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Jan 20th, 2022 (edited)
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Threat Intelligence Learning

The Basics


Threat intelligence is the biproduct of processed data and analysed information, intended to enable organisations to understand the conflicts in which they are engaged: Security: e.g. geopolitical, Economic: e.g. criminal, Ideological: e.g. activism. A key objective of intelligence is to enable you to make better informed decisions. By definition, neither raw observations nor speculation are intelligence.

The nature of conflict divides us into two categories: ourselves and our adversaries. To produce threat intelligence we must look at conflict from the perspective of both sides, and especially the adversary. By better understanding an adversary, intelligence can serve to guide a reduction in attack surface based on their intrusion methodology: Hardening, TTP detections, Emulations, Product choices, Incident response.

Threat intelligence can be broken down into 3 categories:

  • Strategic (Mind): High-level information on security posture and relevant threats. Analysis can be in the form of executive briefs that helps recipients to make better strategic decisions. Consumed by leaders and decision makers (CISO, CTO, board, business leaders).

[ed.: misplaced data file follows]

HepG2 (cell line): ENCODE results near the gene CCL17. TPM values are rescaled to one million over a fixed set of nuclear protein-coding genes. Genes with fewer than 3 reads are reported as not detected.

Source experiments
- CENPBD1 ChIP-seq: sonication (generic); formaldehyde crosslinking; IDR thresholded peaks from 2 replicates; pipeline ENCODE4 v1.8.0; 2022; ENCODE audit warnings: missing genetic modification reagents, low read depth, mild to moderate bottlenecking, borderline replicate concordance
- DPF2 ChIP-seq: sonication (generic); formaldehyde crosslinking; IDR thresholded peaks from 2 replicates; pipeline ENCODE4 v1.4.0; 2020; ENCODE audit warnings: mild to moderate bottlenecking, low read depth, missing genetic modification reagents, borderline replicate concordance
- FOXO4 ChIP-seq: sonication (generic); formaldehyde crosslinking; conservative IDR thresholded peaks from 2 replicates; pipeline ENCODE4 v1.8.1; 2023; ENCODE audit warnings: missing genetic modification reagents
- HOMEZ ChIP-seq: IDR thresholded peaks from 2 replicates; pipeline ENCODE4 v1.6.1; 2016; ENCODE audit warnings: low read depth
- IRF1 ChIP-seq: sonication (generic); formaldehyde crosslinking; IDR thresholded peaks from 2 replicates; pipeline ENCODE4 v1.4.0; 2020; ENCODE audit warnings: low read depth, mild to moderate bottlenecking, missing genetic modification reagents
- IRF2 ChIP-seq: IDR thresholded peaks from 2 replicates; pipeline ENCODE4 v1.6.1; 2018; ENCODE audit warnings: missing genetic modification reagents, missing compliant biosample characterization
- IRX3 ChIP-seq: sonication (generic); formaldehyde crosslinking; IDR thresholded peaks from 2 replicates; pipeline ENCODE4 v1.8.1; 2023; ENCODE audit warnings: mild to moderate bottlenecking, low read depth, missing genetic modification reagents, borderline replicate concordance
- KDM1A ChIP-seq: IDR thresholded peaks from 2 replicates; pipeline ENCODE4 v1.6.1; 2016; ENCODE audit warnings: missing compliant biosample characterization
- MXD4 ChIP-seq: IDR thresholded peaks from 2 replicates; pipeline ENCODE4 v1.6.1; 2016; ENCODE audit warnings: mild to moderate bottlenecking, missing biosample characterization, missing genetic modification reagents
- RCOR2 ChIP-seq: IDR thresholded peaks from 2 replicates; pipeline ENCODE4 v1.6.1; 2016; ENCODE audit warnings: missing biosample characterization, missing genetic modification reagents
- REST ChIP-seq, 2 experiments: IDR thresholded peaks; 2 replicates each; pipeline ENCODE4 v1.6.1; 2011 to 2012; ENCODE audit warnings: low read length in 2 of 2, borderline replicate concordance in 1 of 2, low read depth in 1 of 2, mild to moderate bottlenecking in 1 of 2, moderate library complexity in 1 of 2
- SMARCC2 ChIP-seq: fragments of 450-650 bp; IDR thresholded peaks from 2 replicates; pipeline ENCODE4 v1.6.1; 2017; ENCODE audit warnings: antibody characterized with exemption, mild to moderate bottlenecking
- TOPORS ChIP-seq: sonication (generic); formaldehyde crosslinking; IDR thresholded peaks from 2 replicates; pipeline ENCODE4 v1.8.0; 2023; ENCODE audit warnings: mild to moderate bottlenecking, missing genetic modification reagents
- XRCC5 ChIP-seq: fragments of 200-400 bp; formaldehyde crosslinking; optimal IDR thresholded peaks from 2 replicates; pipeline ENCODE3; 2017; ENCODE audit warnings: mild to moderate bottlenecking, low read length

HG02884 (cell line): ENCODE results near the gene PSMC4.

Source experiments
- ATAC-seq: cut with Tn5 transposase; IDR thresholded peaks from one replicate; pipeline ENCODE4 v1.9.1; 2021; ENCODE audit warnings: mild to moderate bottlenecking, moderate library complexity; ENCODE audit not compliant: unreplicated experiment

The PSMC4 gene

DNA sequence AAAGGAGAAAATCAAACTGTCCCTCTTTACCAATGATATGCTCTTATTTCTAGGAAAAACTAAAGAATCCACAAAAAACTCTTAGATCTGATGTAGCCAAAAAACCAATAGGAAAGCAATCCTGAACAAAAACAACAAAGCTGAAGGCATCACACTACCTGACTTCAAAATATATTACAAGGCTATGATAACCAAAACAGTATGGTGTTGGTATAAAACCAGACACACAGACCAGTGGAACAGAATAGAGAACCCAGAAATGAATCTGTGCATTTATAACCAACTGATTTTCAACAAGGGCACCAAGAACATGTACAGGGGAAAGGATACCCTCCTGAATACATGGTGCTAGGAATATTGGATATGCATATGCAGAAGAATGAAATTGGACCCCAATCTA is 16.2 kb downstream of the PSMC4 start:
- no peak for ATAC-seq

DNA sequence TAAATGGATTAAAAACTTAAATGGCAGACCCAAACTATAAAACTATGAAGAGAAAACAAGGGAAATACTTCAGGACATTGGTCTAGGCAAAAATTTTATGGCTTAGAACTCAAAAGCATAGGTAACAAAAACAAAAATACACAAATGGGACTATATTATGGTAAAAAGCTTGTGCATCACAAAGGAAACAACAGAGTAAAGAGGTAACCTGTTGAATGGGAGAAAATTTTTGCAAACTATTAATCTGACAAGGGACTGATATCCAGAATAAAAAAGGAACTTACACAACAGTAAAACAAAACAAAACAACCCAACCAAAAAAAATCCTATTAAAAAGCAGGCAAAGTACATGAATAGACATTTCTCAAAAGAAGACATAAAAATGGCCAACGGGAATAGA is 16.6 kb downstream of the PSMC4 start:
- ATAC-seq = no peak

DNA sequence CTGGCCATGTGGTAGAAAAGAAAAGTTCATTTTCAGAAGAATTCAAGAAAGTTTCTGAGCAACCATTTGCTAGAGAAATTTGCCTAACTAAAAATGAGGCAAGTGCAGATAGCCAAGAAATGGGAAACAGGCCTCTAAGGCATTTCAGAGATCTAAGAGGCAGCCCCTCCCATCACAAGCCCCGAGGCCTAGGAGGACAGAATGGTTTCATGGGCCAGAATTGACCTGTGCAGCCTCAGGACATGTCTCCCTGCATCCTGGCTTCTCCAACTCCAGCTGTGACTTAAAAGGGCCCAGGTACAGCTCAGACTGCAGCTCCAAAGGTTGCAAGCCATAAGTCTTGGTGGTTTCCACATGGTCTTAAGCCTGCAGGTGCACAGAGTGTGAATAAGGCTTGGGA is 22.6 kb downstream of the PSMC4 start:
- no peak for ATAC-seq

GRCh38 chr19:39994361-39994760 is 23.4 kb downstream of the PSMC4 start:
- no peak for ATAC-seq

• Operational (Body): Information regarding specific threats. Helps SOC's to understand adversaries, and provides guidance of required actions. Vulnerabilities, hardening, detection engineering and incident response is given direction and priority. Used by SOC Managers and Senior Defenders.
  • Tactical (Actions): Tactics, Techniques and Procedures and Indicators of Compromise of specific threats. Threats are denied the ability to achieve their objective through the provision of tailored datasets. Used by both SOC Staff and Defensive Systems (SIEM, EDR, Proxy, NGFW).

Example requirements could then be expressed as:

  • Strategic: What industry verticals am I in and what are my critical assets? What adversaries are motivated to target my industry and how might they do so?
  • Operational: How will the adversary exploit my people, processes and technology? What capabilities will the adversary use against me and what infrastructure will these capabilities come from?
  • Tactical: How will the adversary gain access to my organisation across digital, physical and psychological vectors? What tactics, techniques and procedures will the adversary leverage to gain access to my organisation?